A number of years ago, Twelve Mile Circle featured ten county seats in North Carolina with the same name as a different county. The concept continued to fascinate me ever since even as I doubted I’d find anything quite so remarkable. Places kept making it onto my mental list over the years so I decided to feature a few of them.
Macon, Georgia isn’t in Macon County
Macon, Georgia, Neon Sign by tom spinker on Flickr (cc)
I’ve followed the still unresolved Bibb – Monroe border dispute for years. Most people who lived in Bibb County resided in the city of Macon, a name established at its founding in 1822. Nathaniel Macon served numerous terms in the United States Senate and House of Representatives from North Carolina. Consequently, places in several states bore his name even during his lifetime. That often happened to major politician during an era when the population expanded and created lots of new places. New settlements needed names. Macon died in 1837 and Georgia apparently felt it needed to honor him again. That’s when Georgia established Macon County (map), with its seat of government in Oglethorpe. Come to think of it, I found an Oglethorpe County in Georgia too, yet another example of the phenomenon.
Except the city of Macon just changed its name and somehow I missed it. Voters approved a referendum in 2012 to consolidate the city with the county. The merger happened in 2014, creating the conterminous Macon-Bibb County (map). They disincorporated the only other city in the county, Payne City. They deannexed portions of Macon that crossed the border into an adjacent county. Now an elected mayor and county commission govern the consolidated Macon-Bibb.
That left Georgia with both a Macon and a Macon-Bibb County. I’m sure that won’t cause any confusion. Of course not.
Hettinger, North Dakota isn’t in Hettinger County
Hettinger, North Dakota by Andrew Filer on Flickr (cc)
Confusion surrounded the whole Hettinger situation too. Counties in North Dakota formed rather late in U.S. history, crossing into the 20th Century. Hettinger County (map) dated its formation to 1883 although it remained unorganized for another couple of decades without a fully-functioning government. The name honored Mathias Hettinger, an Illinois banker who probably never set foot in North Dakota. His daughter Jennie married Erastus Appleman Williams who served in the North Dakota territorial legislature. That’s all it took to get a county named for someone back then.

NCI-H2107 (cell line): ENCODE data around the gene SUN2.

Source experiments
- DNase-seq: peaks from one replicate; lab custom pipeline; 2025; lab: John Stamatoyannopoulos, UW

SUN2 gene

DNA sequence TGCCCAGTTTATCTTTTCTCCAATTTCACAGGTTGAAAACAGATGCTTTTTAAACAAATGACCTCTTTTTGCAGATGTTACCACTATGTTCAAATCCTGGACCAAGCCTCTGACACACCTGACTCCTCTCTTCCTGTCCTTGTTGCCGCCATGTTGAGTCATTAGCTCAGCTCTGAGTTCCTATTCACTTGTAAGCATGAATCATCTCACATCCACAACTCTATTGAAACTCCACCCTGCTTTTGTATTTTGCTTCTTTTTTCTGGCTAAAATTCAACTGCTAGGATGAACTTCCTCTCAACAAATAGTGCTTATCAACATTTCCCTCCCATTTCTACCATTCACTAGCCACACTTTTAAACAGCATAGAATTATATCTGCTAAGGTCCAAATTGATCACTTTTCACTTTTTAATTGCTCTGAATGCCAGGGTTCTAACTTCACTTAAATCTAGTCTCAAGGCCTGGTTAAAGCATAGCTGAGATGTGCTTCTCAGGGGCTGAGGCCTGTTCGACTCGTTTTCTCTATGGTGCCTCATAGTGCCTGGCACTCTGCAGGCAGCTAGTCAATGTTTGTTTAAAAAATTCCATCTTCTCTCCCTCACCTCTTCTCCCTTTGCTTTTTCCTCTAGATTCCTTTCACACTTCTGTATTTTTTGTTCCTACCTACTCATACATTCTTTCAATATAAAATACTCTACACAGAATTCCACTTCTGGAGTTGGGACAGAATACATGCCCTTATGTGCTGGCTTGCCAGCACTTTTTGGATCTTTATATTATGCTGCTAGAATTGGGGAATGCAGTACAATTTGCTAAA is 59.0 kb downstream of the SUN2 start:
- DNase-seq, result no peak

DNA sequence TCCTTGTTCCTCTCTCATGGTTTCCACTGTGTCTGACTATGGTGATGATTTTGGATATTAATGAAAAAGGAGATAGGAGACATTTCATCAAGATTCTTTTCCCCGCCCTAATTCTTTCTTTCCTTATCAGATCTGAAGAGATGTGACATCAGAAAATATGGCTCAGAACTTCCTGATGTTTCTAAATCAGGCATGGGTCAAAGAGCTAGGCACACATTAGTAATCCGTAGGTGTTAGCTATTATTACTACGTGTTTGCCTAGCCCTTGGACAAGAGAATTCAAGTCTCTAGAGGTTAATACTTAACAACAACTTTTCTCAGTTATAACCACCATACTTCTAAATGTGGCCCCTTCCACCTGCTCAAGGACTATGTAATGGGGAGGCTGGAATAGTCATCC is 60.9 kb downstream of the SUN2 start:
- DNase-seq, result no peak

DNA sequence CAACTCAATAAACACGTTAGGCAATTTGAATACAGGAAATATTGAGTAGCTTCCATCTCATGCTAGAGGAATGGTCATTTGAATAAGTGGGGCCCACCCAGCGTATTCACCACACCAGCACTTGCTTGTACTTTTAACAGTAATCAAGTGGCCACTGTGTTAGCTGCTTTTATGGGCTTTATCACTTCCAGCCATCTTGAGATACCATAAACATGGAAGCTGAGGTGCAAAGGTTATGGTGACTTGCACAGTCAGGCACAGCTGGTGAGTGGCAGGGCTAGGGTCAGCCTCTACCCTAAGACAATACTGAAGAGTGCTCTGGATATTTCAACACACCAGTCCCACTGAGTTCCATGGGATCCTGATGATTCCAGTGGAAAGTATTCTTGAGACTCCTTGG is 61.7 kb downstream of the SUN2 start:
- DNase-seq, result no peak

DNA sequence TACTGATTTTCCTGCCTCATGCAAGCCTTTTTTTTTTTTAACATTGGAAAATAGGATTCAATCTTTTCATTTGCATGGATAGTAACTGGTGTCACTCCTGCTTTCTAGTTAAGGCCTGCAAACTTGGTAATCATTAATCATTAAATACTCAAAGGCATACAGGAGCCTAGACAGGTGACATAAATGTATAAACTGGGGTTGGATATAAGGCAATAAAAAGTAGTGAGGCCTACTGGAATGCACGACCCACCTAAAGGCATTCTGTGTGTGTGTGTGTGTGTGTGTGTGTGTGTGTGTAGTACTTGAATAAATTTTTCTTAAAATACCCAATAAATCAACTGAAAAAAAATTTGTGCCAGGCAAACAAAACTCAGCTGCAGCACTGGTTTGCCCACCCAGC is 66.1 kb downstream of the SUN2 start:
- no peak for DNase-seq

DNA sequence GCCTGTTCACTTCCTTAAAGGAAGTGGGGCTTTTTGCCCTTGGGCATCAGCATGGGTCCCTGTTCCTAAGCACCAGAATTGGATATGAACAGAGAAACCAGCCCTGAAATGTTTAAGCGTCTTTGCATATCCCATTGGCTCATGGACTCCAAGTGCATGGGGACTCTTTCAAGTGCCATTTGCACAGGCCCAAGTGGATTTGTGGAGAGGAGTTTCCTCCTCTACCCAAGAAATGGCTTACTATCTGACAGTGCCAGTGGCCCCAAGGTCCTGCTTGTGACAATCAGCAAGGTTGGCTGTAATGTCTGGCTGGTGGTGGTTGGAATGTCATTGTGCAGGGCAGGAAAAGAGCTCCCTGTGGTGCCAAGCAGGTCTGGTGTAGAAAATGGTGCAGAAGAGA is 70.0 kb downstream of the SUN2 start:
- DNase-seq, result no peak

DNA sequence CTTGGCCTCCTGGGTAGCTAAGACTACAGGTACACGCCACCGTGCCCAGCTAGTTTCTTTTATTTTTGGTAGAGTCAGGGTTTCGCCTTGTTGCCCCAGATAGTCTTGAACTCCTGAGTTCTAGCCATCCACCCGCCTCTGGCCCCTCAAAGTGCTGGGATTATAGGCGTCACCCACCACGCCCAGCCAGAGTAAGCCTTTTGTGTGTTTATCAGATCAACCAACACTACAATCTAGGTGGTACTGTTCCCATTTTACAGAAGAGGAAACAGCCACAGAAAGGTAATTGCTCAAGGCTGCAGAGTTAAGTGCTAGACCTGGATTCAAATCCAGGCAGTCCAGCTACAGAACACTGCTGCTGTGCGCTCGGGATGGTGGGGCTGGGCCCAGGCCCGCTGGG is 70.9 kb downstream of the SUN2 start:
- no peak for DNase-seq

North Dakota finally took action to make Hettinger a functional county in 1907. However, it split Hettinger into two portions. The upper half remained Hettinger County. The lower half became Adams County. Around that same time, a town in what would become Adams County blossomed along the path of the Milwaukee Road railroad’s new Pacific Expansion line. Residents decided to name it Hettinger(map), supposedly "by popular demand for the county from which this area was about to separate as a new county." That seemed like an odd development although I’ve seen stranger explanations for town names so let’s go with it.
Lake Itasca, Minnesota isn’t in Itasca County
My own photo from Walk Across the Mississippi River
Henry Schoolcraft created one of his made-up names to recognize the consensus source of the Mississippi River in 1832. He coined Itasca, by combining two Latin words, veritas meaning "truth," and caput meaning "head." He often liked to craft fake Native American words so he took the last four letters of veritas and the first two letters from caput, making Itasca. That Schoolcraft guy deserved credit creativity. Lake Itasca (map) gained quite a bit of recognition for its geographic significance.
Anyone looking at a map would quickly figure out that Itasca County, Minnesota did not overlap with Lake Itasca. In fact it sat nearly a hundred miles (160 km) to the east. How could that possibly be? Again, county structures formed quickly on the frontier during that period. Itasca County originally covered a lot more land when established in 1849. It stretched over a large portion of northeastern Minnesota. Government officials carved away at it repeatedly as it formed new counties and the chunk that retained the Itasca name (map) separated from the lake by quite a distance.
Jackson, Mississippi isn’t in Jackson County
Hinds County (MS) District 2 Courthouse by NatalieMaynor on Flickr (cc)